The History of Tech Hall

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Tech Hall in its former days, as portrayed in this sketch by Zach Garretson that highlights the sandstone features of the building. photo courtesy of Terry Steiner

Tech Hall in its
former days, as portrayed in this sketch by Zach Garretson that highlights the sandstone features of the building.
photo courtesy of Terry Steiner

By: Kobi Hudson –

Tech Hall here at Rocky Mountain College is a massive building with a massive amount of history. The original Tech Hall dates back to 1908. It was used as a heating plant to heat the otheroriginal buildings on campus, according to research done in 2007 by Terry Steiner, director of facility services at Rocky, Wayne Gustafson, an architect, and Catherine Hoselton, director of grants at Rocky at the time. Steiner, Gustafson and Hoselton built a team of seven to help a research initiative for a Getty Foundation grant to record RMC campus heritage.

“It was a single level building,” said Terry Steiner. If you go outside and look at the southern wall of the building, you can see a line with stone below that looks older than the stone above. That older looking stone was the top of the original Tech Hall.

The building has had many names throughout its history, such as the Machinery Building, the Manual Arts Building and the Engineering Building. Along with the many names, it had several different purposes, such as the heating plant, offices and labs. Its current use is to house the art, computer science and facility services departments.

“It’s actually four additions,” Steiner said. On the inside of the building there are two stone walls painted white. These white walls were originally outside walls.

“Tech Hall is kind of like a mish-mash of a bunch of different buildings put together because of all the different expansions. It has some very cool history,” said computer science major Tucker Downs (‘16).

Tech Hall is one of the oldest buildings on campus. After it opened as the heating plant, machine shops were added. Then the engineering classrooms and office space were layered on. The upper floor was finished after the engineering classrooms and office space. The north wing was added next. The building then enclosed a courtyard that was the center of the building. The courtyard was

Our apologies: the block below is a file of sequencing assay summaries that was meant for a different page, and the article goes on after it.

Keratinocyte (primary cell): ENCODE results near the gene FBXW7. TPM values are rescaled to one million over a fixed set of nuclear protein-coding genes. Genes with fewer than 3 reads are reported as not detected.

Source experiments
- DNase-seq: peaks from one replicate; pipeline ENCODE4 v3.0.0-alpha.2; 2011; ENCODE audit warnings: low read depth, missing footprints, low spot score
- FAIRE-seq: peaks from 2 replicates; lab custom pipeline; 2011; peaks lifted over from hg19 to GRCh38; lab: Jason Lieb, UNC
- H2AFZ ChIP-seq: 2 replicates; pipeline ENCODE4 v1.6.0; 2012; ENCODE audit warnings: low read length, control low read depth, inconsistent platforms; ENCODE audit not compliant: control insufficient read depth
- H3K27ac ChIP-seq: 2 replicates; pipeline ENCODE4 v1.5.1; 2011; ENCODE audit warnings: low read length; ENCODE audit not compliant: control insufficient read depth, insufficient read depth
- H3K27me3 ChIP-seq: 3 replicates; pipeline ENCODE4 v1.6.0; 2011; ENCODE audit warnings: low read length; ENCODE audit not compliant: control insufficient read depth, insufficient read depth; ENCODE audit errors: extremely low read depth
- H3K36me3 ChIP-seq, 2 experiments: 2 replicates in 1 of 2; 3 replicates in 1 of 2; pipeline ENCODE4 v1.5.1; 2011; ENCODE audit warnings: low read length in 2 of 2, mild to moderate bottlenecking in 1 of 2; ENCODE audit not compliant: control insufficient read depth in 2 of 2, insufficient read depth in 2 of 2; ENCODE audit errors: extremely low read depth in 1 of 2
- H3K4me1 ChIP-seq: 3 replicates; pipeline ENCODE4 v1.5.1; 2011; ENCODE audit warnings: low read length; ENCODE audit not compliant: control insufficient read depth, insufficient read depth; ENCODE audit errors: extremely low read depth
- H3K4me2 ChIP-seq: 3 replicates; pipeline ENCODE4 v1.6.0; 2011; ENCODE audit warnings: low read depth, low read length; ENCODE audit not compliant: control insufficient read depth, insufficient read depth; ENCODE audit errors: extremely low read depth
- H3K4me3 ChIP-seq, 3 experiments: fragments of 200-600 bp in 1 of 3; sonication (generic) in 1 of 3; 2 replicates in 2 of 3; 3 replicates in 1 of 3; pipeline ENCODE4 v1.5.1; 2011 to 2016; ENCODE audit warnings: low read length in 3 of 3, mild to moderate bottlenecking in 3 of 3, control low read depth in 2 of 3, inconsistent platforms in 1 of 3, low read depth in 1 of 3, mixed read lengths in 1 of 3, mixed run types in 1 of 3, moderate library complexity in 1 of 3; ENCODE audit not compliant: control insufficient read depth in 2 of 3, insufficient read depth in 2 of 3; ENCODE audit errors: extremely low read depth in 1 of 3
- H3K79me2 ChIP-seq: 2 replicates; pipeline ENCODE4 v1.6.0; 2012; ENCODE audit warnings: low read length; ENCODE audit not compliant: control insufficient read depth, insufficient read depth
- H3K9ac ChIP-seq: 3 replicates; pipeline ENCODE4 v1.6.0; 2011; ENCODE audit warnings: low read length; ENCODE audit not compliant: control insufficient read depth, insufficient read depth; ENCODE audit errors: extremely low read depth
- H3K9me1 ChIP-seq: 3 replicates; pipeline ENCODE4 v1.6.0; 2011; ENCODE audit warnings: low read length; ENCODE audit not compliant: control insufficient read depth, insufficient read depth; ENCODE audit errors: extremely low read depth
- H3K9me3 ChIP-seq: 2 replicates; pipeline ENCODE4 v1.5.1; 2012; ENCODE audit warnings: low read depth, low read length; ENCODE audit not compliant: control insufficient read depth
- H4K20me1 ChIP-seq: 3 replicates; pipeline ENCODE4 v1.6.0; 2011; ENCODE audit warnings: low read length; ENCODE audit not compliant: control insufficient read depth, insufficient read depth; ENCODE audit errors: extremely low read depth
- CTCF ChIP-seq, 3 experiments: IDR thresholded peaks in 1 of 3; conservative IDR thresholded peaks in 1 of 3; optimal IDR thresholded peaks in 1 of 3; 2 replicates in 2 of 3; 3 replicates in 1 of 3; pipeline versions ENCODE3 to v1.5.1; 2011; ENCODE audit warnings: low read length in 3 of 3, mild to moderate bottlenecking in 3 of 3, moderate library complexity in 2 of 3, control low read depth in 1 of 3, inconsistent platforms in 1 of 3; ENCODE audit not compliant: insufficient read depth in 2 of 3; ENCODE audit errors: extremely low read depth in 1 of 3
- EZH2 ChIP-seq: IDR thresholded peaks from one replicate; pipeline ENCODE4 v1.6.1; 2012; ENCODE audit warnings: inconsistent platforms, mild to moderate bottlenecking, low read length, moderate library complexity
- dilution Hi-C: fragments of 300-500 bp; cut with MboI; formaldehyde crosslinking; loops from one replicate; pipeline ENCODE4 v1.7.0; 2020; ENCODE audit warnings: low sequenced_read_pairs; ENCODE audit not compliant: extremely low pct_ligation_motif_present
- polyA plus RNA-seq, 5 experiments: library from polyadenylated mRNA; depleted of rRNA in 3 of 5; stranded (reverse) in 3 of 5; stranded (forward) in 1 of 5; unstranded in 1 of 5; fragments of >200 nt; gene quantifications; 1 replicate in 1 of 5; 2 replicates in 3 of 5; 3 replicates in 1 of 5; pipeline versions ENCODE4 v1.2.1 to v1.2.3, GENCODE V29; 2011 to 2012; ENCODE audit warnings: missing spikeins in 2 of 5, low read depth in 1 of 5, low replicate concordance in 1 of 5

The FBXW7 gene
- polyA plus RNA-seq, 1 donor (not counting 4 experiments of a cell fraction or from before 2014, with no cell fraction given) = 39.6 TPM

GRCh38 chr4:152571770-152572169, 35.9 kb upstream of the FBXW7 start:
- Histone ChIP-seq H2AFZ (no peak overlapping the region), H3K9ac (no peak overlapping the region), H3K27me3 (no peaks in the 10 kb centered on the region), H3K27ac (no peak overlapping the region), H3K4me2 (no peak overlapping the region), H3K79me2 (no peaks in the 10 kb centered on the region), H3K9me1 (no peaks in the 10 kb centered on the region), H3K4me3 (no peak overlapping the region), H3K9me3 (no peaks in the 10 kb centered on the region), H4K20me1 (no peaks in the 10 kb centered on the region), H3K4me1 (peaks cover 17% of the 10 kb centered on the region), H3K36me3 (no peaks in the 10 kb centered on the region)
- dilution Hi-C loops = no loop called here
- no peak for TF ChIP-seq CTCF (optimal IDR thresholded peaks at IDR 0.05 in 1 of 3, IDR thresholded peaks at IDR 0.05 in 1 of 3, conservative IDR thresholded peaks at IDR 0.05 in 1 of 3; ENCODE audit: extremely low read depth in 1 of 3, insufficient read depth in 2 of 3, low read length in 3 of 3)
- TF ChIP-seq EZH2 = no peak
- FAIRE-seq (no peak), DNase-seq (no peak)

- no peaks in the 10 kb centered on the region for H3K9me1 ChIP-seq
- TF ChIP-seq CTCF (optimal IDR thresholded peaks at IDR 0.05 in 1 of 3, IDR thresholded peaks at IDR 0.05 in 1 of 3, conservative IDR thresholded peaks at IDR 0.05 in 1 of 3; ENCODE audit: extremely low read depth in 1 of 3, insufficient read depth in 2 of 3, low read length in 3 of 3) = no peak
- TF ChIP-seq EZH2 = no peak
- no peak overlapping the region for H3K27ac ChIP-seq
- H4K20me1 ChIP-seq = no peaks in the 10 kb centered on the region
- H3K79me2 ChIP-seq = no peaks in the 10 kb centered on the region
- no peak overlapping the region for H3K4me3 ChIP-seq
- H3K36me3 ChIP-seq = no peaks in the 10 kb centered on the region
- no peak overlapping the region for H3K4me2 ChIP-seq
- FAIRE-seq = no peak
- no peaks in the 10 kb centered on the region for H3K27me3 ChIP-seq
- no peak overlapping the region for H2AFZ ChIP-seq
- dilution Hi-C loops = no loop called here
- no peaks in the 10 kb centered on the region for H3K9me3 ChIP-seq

then covered to make the middle section seen today, now the Rynker-Morrison Gallery, home of art exhibitions, and a shorter section of the building that can be seen from the west side of Tech Hall.

The foundation of Technology Hall is full-height sandstone or concrete with sandstone above it. The land around the building was originally all below the basement window sill and below the top of the concrete foundation. The entire earth level was raised around the building and ended above the concrete foundation.

On the exterior, the building is entirely made of sandstone walls from foundation to roof. This sandstone is eroding because the Rimrocks’ sandstone is really just compacted beach sand left over from the Cretaceous period. On the southeast side of the building, strong evidence of the erosion is evident. You can see that several inches of sandstone are missing from the building.

The windows in Tech Hall are mostly the original wood installed when it was built. The original windows did use rope pulleys and those have since been replaced. The entry doors are the original pair of entry doors from 1921.

Dormers on the roof protect the top floor’s windows. The dormers also show the different additions to the building. The different style in dormers show the different times of the additions.

At one point the entire building only had one bathroom, found on the left just before entering Room 14. Since the installation of two new bathrooms, the old one has been turned into a janitorial closet.

Tech Hall as it is present day. Though there have been countless remodels to modernize the building, the exterior is still recognizable from its original conception. photo courtesy of Kobi Hudson

Tech Hall as it is present day. Though there have been countless remodels to modernize the building, the exterior is still recognizable from its original conception.
photo courtesy of Kobi Hudson

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